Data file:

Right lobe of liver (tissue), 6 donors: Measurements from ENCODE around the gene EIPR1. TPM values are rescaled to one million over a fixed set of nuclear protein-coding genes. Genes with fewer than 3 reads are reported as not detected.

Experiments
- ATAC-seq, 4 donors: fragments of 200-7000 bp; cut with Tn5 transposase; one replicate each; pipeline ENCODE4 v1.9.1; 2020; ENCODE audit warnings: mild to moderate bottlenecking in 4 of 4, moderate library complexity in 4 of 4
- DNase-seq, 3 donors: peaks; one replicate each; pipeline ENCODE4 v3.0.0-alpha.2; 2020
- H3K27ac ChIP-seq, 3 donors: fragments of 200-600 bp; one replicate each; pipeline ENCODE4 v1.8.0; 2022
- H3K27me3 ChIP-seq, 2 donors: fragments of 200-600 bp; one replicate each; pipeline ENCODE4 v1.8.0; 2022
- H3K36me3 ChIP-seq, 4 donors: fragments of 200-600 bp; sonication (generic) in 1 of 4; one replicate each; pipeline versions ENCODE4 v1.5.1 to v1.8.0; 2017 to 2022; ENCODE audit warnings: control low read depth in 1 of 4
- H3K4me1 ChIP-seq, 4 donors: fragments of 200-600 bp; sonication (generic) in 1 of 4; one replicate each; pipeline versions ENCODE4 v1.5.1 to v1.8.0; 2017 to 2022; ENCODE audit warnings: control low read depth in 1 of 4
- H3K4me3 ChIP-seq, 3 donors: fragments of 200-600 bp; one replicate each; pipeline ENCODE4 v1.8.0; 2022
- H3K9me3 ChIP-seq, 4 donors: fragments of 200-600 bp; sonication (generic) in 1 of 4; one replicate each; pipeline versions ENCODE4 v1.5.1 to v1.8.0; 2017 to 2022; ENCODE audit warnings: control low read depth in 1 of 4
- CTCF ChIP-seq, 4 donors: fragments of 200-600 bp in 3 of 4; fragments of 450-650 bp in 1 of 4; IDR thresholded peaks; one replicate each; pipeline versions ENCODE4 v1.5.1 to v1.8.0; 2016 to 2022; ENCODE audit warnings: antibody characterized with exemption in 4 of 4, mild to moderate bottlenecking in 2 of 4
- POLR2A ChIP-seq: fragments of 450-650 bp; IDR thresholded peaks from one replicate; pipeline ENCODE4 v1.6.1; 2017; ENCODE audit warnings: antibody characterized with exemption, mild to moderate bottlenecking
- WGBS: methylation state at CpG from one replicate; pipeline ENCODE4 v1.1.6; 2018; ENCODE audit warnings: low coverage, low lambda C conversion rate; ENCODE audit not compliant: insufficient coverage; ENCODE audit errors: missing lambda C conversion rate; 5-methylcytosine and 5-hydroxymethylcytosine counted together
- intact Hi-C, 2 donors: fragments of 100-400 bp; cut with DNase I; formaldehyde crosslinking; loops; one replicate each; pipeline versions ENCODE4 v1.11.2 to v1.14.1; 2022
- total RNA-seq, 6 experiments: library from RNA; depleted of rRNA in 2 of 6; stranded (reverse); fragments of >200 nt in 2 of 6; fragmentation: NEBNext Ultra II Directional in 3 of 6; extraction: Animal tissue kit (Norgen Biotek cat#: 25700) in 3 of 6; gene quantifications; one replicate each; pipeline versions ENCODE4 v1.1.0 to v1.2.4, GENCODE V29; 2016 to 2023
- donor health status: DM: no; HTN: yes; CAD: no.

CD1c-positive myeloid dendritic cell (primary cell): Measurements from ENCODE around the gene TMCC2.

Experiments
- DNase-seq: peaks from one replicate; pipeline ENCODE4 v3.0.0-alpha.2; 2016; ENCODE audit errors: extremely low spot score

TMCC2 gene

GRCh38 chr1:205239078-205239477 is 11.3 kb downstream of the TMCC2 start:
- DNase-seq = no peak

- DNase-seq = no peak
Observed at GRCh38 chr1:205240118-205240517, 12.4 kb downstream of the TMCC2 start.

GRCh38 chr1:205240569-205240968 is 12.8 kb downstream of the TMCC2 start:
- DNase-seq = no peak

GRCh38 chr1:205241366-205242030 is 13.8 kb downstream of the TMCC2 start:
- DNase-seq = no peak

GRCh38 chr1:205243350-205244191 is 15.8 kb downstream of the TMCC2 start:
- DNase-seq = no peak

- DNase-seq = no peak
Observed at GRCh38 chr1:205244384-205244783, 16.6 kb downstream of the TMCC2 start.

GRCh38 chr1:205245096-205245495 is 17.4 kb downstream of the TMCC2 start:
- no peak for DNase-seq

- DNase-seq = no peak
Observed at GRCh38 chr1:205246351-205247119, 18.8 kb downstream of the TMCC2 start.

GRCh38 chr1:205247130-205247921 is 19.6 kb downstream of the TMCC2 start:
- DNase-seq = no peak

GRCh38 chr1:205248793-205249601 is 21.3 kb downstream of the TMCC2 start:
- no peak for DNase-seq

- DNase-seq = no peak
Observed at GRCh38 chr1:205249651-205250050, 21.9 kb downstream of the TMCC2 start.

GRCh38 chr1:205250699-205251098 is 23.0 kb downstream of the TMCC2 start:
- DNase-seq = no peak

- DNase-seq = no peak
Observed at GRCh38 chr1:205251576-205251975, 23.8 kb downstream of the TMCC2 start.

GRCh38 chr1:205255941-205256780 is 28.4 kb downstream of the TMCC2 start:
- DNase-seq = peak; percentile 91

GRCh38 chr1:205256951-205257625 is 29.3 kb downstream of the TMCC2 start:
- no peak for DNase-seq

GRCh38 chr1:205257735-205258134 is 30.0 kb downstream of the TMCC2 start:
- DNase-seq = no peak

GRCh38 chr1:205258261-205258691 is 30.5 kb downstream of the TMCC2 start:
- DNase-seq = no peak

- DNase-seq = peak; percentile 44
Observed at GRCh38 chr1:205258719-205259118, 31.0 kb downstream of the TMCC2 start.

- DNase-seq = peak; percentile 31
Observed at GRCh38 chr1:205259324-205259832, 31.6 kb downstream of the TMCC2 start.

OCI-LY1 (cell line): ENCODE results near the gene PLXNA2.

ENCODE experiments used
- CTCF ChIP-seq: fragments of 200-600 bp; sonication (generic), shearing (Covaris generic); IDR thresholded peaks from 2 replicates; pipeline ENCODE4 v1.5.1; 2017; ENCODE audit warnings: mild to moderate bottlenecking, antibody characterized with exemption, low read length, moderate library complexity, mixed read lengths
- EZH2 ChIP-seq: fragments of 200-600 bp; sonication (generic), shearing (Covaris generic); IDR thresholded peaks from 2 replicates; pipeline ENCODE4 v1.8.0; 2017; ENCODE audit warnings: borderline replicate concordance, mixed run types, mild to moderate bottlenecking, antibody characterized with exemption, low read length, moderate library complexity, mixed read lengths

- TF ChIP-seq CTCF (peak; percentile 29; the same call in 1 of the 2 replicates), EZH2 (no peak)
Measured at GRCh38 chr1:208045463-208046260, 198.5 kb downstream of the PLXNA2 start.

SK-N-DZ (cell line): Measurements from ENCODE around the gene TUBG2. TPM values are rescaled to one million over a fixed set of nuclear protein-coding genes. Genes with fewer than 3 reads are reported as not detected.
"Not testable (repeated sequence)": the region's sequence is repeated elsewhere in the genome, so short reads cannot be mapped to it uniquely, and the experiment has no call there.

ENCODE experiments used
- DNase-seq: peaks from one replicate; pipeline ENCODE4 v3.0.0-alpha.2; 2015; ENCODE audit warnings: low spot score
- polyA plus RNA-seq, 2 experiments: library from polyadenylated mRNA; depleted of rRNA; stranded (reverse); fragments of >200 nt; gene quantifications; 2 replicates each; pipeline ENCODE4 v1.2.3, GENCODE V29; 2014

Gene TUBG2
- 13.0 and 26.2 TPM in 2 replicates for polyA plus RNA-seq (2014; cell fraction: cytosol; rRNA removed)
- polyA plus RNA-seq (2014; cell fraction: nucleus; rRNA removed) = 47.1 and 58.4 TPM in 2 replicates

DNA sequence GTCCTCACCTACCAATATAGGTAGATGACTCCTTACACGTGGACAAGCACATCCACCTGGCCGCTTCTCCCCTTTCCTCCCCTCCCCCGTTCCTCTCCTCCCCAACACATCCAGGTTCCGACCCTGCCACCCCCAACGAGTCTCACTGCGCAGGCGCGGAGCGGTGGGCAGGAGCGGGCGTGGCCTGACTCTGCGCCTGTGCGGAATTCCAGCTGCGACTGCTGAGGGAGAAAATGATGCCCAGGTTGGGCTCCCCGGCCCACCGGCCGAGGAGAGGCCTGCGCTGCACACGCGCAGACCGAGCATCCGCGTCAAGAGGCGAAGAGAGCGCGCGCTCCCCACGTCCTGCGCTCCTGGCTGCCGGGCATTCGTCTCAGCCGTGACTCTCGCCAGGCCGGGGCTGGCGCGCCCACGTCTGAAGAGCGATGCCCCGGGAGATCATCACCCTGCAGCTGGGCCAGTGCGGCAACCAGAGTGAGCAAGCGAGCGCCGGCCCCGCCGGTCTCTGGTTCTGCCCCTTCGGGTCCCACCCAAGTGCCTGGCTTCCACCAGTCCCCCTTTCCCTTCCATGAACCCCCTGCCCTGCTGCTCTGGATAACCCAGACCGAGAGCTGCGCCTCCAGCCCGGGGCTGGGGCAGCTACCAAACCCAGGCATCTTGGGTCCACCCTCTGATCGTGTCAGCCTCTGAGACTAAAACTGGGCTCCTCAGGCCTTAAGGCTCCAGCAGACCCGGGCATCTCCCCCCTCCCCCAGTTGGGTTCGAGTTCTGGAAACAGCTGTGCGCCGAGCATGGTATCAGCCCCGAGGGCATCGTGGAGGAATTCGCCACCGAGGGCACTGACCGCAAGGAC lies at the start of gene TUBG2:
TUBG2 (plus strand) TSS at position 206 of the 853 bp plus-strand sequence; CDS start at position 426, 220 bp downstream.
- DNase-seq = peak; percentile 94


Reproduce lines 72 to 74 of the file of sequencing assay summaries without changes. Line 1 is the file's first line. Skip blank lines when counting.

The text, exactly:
- polyA plus RNA-seq (2014; cell fraction: nucleus; rRNA removed) = 47.1 and 58.4 TPM in 2 replicates

DNA sequence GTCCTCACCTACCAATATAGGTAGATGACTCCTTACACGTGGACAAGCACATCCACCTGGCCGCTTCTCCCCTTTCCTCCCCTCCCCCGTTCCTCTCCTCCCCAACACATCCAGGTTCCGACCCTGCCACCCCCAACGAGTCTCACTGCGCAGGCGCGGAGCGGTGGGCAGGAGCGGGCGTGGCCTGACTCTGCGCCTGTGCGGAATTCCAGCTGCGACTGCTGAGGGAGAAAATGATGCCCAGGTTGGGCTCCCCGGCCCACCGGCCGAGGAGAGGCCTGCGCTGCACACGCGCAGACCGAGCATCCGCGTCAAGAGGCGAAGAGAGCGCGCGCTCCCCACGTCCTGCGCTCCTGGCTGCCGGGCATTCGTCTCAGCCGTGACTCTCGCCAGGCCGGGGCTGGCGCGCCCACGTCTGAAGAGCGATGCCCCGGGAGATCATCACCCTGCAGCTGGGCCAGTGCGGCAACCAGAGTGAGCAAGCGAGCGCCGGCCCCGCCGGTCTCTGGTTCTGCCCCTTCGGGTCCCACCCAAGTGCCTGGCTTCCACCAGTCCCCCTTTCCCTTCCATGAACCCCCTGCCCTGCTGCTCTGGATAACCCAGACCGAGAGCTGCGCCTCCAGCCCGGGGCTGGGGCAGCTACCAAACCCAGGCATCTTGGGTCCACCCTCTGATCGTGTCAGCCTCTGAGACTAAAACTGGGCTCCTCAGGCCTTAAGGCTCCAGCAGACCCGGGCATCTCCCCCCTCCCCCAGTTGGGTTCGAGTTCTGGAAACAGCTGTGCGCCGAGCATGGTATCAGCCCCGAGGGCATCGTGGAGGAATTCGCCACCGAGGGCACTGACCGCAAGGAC lies at the start of gene TUBG2:
TUBG2 (plus strand) TSS at position 206 of the 853 bp plus-strand sequence; CDS start at position 426, 220 bp downstream.